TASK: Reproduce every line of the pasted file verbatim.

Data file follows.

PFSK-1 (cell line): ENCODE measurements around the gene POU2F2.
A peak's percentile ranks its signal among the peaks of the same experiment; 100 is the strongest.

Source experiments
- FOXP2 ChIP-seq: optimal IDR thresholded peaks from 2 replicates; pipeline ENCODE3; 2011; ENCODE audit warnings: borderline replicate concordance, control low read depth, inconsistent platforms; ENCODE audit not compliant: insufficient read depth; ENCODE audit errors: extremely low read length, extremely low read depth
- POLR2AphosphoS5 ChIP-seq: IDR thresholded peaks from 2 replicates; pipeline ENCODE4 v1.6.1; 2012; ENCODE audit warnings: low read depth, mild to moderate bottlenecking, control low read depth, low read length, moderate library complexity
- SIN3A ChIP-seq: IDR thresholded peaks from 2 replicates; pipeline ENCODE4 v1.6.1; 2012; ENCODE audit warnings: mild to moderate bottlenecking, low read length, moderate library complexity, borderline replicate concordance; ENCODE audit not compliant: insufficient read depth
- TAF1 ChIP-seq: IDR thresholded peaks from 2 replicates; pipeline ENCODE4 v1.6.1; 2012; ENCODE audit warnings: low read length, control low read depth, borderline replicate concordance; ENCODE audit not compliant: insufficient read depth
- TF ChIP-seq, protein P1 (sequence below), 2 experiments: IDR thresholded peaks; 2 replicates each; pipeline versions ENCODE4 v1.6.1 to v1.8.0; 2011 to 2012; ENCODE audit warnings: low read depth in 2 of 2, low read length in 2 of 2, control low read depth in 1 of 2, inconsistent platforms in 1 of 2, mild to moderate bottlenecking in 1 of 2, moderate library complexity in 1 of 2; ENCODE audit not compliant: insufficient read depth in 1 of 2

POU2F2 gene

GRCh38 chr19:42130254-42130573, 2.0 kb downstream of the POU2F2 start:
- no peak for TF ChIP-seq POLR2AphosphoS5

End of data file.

PFSK-1 (cell line): ENCODE measurements around the gene POU2F2.
A peak's percentile ranks its signal among the peaks of the same experiment; 100 is the strongest.

Source experiments
- FOXP2 ChIP-seq: optimal IDR thresholded peaks from 2 replicates; pipeline ENCODE3; 2011; ENCODE audit warnings: borderline replicate concordance, control low read depth, inconsistent platforms; ENCODE audit not compliant: insufficient read depth; ENCODE audit errors: extremely low read length, extremely low read depth
- POLR2AphosphoS5 ChIP-seq: IDR thresholded peaks from 2 replicates; pipeline ENCODE4 v1.6.1; 2012; ENCODE audit warnings: low read depth, mild to moderate bottlenecking, control low read depth, low read length, moderate library complexity
- SIN3A ChIP-seq: IDR thresholded peaks from 2 replicates; pipeline ENCODE4 v1.6.1; 2012; ENCODE audit warnings: mild to moderate bottlenecking, low read length, moderate library complexity, borderline replicate concordance; ENCODE audit not compliant: insufficient read depth
- TAF1 ChIP-seq: IDR thresholded peaks from 2 replicates; pipeline ENCODE4 v1.6.1; 2012; ENCODE audit warnings: low read length, control low read depth, borderline replicate concordance; ENCODE audit not compliant: insufficient read depth
- TF ChIP-seq, protein P1 (sequence below), 2 experiments: IDR thresholded peaks; 2 replicates each; pipeline versions ENCODE4 v1.6.1 to v1.8.0; 2011 to 2012; ENCODE audit warnings: low read depth in 2 of 2, low read length in 2 of 2, control low read depth in 1 of 2, inconsistent platforms in 1 of 2, mild to moderate bottlenecking in 1 of 2, moderate library complexity in 1 of 2; ENCODE audit not compliant: insufficient read depth in 1 of 2

POU2F2 gene

GRCh38 chr19:42130254-42130573, 2.0 kb downstream of the POU2F2 start:
- no peak for TF ChIP-seq POLR2AphosphoS5